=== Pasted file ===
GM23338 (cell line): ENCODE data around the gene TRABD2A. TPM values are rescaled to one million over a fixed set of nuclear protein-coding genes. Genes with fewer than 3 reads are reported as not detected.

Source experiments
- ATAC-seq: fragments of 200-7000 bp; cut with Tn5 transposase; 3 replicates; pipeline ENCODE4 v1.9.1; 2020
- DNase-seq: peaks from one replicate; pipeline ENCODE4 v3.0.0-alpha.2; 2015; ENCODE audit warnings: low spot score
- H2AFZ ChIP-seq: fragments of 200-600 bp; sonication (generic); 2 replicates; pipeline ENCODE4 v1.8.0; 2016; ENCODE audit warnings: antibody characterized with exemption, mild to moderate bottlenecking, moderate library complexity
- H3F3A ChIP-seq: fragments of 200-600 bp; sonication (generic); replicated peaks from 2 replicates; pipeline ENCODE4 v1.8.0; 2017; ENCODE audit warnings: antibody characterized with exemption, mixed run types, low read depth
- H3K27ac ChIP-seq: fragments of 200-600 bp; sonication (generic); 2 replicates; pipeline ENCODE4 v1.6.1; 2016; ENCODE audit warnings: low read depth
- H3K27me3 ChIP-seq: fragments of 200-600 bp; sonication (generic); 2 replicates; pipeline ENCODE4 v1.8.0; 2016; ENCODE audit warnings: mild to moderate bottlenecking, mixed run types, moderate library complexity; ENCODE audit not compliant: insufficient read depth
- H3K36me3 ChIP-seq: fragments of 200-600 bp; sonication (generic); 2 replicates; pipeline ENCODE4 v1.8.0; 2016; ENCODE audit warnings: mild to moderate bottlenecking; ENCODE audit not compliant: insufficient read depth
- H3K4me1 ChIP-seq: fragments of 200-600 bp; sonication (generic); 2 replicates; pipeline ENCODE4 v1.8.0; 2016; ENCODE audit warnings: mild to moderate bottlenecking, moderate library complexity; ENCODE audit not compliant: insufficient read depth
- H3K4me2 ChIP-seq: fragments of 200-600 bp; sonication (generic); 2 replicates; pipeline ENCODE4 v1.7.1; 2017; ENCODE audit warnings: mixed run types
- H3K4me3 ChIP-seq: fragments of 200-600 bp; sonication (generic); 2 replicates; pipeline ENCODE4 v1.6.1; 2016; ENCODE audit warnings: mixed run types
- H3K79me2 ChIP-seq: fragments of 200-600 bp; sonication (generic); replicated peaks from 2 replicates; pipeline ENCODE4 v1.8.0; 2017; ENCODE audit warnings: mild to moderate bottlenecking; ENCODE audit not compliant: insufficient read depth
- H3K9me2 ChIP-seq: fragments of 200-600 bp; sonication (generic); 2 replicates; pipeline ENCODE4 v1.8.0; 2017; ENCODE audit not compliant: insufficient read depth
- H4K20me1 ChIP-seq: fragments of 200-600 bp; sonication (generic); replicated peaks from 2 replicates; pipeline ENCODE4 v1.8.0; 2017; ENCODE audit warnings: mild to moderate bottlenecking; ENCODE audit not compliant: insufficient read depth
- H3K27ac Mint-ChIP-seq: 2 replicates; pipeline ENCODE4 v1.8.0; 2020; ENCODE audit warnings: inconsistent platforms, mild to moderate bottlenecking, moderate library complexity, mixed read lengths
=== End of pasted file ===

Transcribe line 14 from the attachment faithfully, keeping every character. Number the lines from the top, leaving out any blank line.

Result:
- H3K9me2 ChIP-seq: fragments of 200-600 bp; sonication (generic); 2 replicates; pipeline ENCODE4 v1.8.0; 2017; ENCODE audit not compliant: insufficient read depth